A financial services social media expert stresses the importance of analyzing audience and connecting to stakeholders and peers to gain new clients.
You’ve been thinking about it for years. Or maybe it’s on your “to-do” list, but it keeps being deprioritized. Or you decided, at some point, that it’s just not your thing.
The “it” in question is building a social media presence, and advisers and advisory practices avoid focusing on it at their own peril, according to Intention.ly co-founder Meghan Richter, whose firm specializes in financial services marketing.
“We know that adding a CMO [chief marketing officer] hat to the list of things you’re already doing can be really stressful,” Richter told an audience of plan advisers at the 2023 PLANADVISER National Conference in Scottsdale, Arizona. “But if you’re here … you know that building brand recognition, prioritizing client communication, thinking about growth beyond just word-of-mouth referrals and continuously showcasing your value [to clients] has to be a top priority for you.”
Richter, who noted that she talks to advisers on a daily basis, realizes that many question whether social media is worth their time. According to the data, Richter believes the answer is: “100% yes.”
She cited research showing that 10% of financial advisers are found online, and upwards of 70% of investors reallocate funds or change financial providers based on content found on social media.
“Being [on social media] is really critical,” Richter said. “That being said, how do you begin? How do you start thinking about your social media strategy?”
Richter laid out three main tactics for advisories to build and leverage social media:
- Determine which platforms to leverage.
Richter noted that the social media platforms that people use tend to differ based on their generation. Baby Boomers, for instance, are most likely to be on Facebook, LinkedIn and X (Twitter). For younger users, however, those outlets start to drop or fall off altogether, with Generation Z’s top platforms being, in order, Instagram, TikTok and Snapchat.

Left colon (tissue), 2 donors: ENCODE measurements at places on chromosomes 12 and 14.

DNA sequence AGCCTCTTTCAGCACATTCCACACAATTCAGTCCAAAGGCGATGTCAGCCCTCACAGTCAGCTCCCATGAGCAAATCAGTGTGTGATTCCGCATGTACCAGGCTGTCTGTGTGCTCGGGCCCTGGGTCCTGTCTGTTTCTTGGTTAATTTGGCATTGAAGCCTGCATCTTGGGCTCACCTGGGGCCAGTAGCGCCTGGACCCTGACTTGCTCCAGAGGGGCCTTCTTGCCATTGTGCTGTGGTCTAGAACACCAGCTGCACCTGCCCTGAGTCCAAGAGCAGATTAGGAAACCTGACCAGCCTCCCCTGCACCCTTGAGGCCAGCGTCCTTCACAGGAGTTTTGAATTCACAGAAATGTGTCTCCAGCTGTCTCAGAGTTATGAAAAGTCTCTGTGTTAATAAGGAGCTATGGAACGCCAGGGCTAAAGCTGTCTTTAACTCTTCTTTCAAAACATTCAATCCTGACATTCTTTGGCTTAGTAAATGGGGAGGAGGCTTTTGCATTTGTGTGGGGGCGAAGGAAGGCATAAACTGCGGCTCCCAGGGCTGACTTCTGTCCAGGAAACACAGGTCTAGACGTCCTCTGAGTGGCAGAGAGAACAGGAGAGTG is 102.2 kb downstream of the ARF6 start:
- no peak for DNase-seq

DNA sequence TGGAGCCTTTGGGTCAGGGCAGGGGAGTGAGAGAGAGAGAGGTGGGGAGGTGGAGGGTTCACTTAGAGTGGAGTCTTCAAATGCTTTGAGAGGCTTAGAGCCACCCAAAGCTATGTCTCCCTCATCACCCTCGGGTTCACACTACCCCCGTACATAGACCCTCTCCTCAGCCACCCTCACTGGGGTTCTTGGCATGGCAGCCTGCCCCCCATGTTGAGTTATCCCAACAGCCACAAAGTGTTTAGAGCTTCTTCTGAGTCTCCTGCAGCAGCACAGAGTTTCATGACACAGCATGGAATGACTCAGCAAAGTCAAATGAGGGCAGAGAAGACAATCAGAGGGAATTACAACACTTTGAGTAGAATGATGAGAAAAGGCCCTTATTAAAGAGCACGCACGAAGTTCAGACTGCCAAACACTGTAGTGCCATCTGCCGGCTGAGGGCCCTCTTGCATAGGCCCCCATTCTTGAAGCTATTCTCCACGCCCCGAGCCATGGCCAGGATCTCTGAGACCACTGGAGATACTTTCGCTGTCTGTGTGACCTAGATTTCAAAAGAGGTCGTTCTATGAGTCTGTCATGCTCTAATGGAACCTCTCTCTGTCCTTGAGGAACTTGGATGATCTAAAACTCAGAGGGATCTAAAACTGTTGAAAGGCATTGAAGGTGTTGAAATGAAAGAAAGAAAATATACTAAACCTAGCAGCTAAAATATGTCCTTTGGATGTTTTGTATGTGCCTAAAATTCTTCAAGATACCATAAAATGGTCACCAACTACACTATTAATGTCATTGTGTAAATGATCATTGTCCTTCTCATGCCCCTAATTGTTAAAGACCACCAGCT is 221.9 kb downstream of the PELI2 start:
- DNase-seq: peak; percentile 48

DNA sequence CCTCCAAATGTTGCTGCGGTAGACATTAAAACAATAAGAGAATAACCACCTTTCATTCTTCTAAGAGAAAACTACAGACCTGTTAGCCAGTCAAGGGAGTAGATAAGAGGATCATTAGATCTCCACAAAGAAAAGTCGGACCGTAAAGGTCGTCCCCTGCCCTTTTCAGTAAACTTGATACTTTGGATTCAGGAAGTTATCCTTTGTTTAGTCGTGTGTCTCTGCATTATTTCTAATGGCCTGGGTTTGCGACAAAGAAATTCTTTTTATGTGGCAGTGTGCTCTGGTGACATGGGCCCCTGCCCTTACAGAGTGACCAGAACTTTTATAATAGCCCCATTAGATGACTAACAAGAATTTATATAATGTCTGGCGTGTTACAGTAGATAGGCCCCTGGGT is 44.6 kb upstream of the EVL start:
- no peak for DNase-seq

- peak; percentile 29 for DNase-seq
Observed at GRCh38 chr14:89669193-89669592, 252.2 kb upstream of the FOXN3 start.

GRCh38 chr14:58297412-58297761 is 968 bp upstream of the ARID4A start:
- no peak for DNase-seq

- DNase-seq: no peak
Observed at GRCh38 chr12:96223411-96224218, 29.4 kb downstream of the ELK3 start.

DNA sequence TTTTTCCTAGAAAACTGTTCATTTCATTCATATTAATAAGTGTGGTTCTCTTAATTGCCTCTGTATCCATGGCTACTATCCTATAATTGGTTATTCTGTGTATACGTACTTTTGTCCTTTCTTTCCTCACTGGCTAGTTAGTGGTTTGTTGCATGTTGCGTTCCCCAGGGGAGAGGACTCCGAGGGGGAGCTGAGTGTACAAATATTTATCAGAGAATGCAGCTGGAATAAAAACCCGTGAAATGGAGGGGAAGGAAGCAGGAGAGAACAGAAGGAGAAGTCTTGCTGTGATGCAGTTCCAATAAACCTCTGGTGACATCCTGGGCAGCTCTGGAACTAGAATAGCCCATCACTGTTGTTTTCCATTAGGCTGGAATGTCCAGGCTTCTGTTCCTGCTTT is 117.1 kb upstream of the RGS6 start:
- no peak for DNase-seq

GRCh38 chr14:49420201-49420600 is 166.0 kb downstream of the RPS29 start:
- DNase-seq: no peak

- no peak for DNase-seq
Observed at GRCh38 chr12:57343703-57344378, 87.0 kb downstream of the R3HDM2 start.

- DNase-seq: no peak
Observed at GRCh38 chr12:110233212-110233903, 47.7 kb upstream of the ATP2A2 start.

“You have to start with your target audience, and you need to figure out what’s the best platform to leverage [for them],” she said. “It doesn’t mean that you need to be on all of them, but you need to be on the right ones where your target audience may be.”
- Strategize the persona of the social channels you select.
There are many options, Richter said, when it comes to creating a social media persona, from which platforms to be on to whether an adviser should be posting as themselves or as their advisory practice.
For instance, she cautioned advisers against using a personal Facebook page most often used for friends and family to start posting business content. Even if you have a following, it may be better to start a separate, dedicated business channel to generate client interest.
For popular social media channels, Richter recommended the following as essential:
- LinkedIn: business page and personal profile
- Facebook: business page
- YouTube: business channel
- Instagram: business profile
- X (Twitter): personal profile
- TikTok: personal channel
- Build and optimize your profile.
Once it comes time for an adviser to build a profile, Richter suggested several best practices.
First, an adviser should fill out a robust profile, use specific key words related to the business and have a strong call to action, such as offering an option to book an appointment.
Richter also recommended that advisers use their own voice, not jargon, and post practical, applicable information. She also said it is crucial to answer client questions and engage with others in the industry, noting the importance of keeping the “social” in social media.
“One of the key benefits of social media is not only that it is great to connect with audiences, but that it gives you a solid brand persona,” Richter said. “When you build out a really optimized social media profile, even if it’s just one, it tells the gods up in Google: ‘Hey, this is a firm that is in this space posting content,’ so if someone is searching for a financial adviser in Michigan, you’ll increase your ability to come up more quickly, because you’re posting relevant content or you’ve built out a robust profile.”
The marketing head noted that advisers do not have to worry too much about volume, as social media is about “quality, not quantity.”
Once the baseline of social presence is set up, the community can build over time, with Richter suggesting:
- Inviting and sharing profiles with current clients (and encouraging them to do the same);
- Spreading the word about community events and charities the firm or adviser is involved in;
- Tagging local businesses, organizations and schools in posts to increase visibility; and
- Sharing accomplishments, awards, news articles and other accomplishments.
“After you’ve built out your profile and started posting your content, you have to keep growing your community,” Richter said. “Tag local businesses, organizations and referral partners that you work with in what you’re sharing … and just keep sharing more of what’s happening in your business.”